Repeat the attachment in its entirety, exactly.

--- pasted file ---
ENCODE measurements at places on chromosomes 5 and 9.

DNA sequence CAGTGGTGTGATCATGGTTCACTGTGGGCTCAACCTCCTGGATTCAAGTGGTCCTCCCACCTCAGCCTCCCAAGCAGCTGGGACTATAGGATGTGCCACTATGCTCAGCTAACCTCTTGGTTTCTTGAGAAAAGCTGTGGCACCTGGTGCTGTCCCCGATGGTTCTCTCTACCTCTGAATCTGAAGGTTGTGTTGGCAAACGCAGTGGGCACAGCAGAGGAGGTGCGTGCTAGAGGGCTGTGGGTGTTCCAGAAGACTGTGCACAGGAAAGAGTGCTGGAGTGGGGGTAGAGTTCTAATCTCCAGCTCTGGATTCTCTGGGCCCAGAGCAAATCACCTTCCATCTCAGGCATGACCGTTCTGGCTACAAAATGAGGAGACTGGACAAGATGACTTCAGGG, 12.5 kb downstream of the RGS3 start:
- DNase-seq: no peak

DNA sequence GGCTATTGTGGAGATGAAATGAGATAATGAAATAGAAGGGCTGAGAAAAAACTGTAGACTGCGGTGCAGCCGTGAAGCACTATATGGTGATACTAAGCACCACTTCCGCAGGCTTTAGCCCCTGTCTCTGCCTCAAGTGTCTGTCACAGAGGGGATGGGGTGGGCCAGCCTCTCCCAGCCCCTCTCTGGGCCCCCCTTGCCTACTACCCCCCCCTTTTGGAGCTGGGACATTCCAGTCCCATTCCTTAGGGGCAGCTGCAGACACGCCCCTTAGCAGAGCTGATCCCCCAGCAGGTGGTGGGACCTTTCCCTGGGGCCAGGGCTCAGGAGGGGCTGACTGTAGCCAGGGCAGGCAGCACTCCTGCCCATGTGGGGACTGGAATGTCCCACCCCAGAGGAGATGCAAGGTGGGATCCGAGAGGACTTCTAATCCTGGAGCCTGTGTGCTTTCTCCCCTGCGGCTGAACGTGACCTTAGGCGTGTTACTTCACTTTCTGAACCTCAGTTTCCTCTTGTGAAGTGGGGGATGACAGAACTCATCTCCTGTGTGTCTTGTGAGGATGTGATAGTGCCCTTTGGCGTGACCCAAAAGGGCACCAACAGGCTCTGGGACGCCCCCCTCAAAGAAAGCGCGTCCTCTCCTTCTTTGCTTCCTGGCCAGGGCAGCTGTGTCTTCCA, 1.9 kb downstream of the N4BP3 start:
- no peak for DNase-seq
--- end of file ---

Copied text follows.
ENCODE measurements at places on chromosomes 5 and 9.

DNA sequence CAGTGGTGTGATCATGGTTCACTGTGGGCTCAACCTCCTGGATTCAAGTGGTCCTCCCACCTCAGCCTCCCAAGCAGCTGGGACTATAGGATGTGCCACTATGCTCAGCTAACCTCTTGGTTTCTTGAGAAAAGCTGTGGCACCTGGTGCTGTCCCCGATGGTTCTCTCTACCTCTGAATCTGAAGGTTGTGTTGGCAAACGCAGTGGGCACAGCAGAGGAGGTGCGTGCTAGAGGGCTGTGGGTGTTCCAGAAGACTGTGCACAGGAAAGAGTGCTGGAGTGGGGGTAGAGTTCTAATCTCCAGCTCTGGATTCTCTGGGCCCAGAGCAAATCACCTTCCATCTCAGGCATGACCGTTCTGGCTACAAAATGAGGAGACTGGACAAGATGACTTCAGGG, 12.5 kb downstream of the RGS3 start:
- DNase-seq: no peak

DNA sequence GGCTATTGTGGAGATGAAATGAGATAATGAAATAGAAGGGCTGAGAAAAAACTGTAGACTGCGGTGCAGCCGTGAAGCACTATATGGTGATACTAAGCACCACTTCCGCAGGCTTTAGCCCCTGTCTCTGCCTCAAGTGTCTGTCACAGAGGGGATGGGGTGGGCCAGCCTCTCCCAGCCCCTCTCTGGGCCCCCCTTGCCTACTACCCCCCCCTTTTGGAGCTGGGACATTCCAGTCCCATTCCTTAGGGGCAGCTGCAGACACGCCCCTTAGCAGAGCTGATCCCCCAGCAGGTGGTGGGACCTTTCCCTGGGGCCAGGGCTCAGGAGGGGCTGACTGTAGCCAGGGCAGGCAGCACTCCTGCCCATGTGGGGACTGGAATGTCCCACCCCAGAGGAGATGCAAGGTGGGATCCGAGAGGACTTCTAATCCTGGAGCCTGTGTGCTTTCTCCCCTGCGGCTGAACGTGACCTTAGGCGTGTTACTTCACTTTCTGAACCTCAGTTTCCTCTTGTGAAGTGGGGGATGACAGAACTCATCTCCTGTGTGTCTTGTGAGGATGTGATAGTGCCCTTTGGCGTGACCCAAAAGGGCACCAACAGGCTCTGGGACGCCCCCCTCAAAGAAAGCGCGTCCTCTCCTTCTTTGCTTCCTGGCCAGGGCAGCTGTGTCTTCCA, 1.9 kb downstream of the N4BP3 start:
- no peak for DNase-seq